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Wetland forests: What are they worth? (commentary)

  • The wetland forests of the Southern United States are a valuable, yet vulnerable, national treasure. Their tangled branches, ancient butted roots, and swampy mystique conceal rare and beautiful wildlife and are deeply ingrained in the cultural heritage of the region.
  • Wetland forests provide vital ecosystem services for people living in the U.S. South. These benefits include protecting communities from the worst impacts of hurricanes and flooding, supporting a vibrant recreation economy, improving property values, providing opportunities for ecotourism, filtering water, treating waste, supporting pollinators, growing food and forest products, and even cooling the worst of the South’s sticky hot summers.
  • Just a few hundred years ago, the swamps of the South were drastically different. They stretched over the landscape where tree plantations, farms, and cities have now replaced them. The forested wetlands of the Southern US and the myriad benefits they provide are crucial to the health and wellbeing of the region, which is why we should work to protect them.
  • This post is a commentary. The views expressed are those of the author, not necessarily Mongabay.

Stretching from the historic Chesapeake Bay, down along the Atlantic coastline, across the Gulf of Mexico, into the mysterious bayou swamps of Louisiana, then into eastern Texas and up the Mississippi, the wetland forests of the Southern United States are a valuable, yet vulnerable, national treasure. Their tangled branches, ancient butted roots, and swampy mystique conceal rare and beautiful wildlife and are deeply ingrained in the cultural heritage of the region. Wetland forests are only a fraction of what they were in pre-colonial times, yet they still provide essential, life-giving support to communities that have sprung up around them.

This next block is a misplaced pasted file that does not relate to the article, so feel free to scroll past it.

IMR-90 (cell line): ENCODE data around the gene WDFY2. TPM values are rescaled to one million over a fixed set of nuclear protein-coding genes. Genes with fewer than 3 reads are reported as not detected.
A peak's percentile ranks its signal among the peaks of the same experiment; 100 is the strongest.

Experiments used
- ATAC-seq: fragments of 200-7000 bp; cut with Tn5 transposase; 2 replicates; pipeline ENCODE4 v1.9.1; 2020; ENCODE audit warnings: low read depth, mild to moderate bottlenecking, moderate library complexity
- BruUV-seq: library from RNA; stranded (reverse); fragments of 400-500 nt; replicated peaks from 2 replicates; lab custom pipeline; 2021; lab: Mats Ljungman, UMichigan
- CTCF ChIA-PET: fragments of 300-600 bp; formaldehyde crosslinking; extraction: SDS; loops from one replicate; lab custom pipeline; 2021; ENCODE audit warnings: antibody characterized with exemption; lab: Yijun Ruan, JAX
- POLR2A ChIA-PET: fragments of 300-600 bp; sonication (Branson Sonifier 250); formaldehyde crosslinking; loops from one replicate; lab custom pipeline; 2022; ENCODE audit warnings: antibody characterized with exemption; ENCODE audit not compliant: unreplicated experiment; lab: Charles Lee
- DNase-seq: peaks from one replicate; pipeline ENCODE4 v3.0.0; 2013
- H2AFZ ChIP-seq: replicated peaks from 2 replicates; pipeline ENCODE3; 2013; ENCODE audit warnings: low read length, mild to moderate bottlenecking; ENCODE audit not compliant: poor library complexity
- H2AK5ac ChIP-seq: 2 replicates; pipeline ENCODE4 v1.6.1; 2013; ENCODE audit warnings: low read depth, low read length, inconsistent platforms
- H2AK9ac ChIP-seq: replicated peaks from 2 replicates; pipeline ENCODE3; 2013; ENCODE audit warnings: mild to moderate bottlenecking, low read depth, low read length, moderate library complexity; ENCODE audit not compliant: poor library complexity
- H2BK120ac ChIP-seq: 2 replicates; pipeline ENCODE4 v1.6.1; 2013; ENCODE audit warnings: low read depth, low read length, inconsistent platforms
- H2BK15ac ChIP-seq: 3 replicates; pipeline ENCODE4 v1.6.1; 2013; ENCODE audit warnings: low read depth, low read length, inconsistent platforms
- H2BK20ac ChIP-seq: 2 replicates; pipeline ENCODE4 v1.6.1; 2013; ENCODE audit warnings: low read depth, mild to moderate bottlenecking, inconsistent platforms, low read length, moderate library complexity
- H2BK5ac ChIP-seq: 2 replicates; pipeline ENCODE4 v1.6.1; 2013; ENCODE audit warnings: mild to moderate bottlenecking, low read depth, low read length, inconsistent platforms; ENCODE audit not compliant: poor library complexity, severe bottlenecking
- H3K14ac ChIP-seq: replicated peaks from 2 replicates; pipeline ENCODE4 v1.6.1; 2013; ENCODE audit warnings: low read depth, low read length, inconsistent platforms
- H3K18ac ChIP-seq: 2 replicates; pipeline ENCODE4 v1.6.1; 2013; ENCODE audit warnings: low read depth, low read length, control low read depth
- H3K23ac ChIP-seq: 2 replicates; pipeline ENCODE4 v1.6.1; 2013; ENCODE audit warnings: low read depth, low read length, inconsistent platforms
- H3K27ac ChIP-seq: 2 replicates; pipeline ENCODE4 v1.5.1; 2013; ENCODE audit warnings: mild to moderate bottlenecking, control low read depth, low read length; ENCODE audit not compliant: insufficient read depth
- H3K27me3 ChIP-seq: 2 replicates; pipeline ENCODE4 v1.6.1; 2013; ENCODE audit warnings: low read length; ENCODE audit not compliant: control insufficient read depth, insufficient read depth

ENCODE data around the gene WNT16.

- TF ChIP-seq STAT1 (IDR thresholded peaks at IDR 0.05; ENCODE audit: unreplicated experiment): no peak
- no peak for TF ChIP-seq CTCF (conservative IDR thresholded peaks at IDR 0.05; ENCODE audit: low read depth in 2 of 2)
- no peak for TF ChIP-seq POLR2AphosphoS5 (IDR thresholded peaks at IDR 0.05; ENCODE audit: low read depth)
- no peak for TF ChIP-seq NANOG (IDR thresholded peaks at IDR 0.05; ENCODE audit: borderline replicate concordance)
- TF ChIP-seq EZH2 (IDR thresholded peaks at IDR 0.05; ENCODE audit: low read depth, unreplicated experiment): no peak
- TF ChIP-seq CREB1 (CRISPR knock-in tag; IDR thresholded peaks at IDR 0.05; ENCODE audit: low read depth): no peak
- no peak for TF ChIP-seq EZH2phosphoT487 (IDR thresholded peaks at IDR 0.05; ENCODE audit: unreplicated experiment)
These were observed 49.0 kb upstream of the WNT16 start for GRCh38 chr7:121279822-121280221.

Wetland forests provide vital ecosystem services for people living in the U.S. South. These benefits include protecting communities from the worst impacts of hurricanes and flooding, supporting a vibrant recreation economy, improving property values, providing opportunities for ecotourism, filtering water, treating waste, supporting pollinators, growing food and forest products, and even cooling the worst of the South’s sticky hot summers. All told, according to a report by Dogwood Alliance (written by Dr. Sam Davis, one of the authors of this article), Southern wetland forests ecosystem services are worth more than $500 billion.

Remnants of ancient majesty

Just a few hundred years ago, the swamps of the South were drastically different. They stretched over the landscape where tree plantations, farms, and cities have now replaced them. While wetland forests are still rife with the sounds of migratory songbirds and frogs today, they once also held large, boisterous flocks of the Carolina parakeet, long ago. The colorful bird apparently made quite the ruckus in swamps as they nested in hollowed out trees and survived on seeds of cypress, hackberry, and other tree species. The last known Carolina parakeet died in 1918. These once-ubiquitous birds had fallen victims to deforestation and disease.

Carolina parakeets once thrived in wetland forests. Illustration of the Carolina parakeet by Jacques Barraband (1801).

Similarly, when “virgin” wetland forests were common, one of the largest woodpeckers in the world ruled Southern wetlands. The ivory-billed woodpecker is now nothing more than a legend of the swamp, with supposed sightings designated to the annals of weird history and to the metal engravings of Arkansas license plates.

One ancient species remains as a cornerstone of swamps, and its health and vigor keeps visitors coming back for more: The American alligator. The species nearly went the way of the Carolina parakeet and the ivory-billed woodpecker, but, in 1967, it was listed as endangered under the Endangered Species Act. The U.S. Fish & Wildlife Service then stepped up to save the American alligator before it was too late. These majestic creatures provide innumerable benefits to the culture and history of American swamps.

A way out of forest products